This course describes the existing condition of the Gila River in the Cliff-Gila Valley and examines the potential impacts of CUFA diversion and climate change on the riparian and aquatic ecosystem. Scientists who have expertise in some aspect of the Gila River’s hydrology and ecology wrote and contributed to this assessment. Flow variability is the defining feature of the Gila River in the Cliff-Gila Valley—creating a multi-aged riparian forest, floodplain wetlands and an array of aquatic and floodplain habitats that supports a diversity of wildlife, including six threatened and endangered species.
River flows fluctuate widely from one year to another and also within a year. Flows during each season have specific ecological functions and maintain diverse habitats. Examples of the relationships of how river flows directly influence biodiversity will be presented. In addition, two scenarios will be described: 1) diversion allowed under the Arizona Water Settlements Act and 2) climate modeling and corresponding changes in streamflow. Both scenarios will reduce the number and magnitude of mid-size flows in the 400-4,000 cubic feet per second range. If the frequency of these flows is reduced, the floodplain will be inundated less often, with decreases in the alluvial aquifer recharge, faster declines in surface water and groundwater, and increased surface water temperatures. These potential changes will affect components of the Gila River ecosystem in a variety of ways, which will be the focus of this presentation.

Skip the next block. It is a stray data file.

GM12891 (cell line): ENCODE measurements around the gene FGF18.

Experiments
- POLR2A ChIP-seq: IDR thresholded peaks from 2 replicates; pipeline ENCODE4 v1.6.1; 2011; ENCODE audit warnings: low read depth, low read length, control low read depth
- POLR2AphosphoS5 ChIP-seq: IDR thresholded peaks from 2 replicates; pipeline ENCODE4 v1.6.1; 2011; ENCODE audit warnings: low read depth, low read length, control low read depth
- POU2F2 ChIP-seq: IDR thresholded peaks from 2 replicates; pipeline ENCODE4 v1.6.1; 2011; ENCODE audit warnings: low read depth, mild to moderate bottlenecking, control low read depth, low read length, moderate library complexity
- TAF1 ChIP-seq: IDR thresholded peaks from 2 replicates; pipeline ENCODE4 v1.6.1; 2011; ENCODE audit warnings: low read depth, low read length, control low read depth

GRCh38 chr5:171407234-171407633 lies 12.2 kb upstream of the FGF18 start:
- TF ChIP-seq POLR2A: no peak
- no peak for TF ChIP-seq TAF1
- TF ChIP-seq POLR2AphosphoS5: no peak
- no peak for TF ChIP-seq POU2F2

Water / Stormwater Management
Health, Safety and Welfare
1. Characterize hydrology and define how flows shape and sustain the ecosystem.
2. Assess how proposed diversion and climate change will alter flows and impact riparian and aquatic species.
3. Understand the implications of policy on water flow design
Martha Schumann Cooper, Nature Conservancy, Southwest New Mexico Field Representative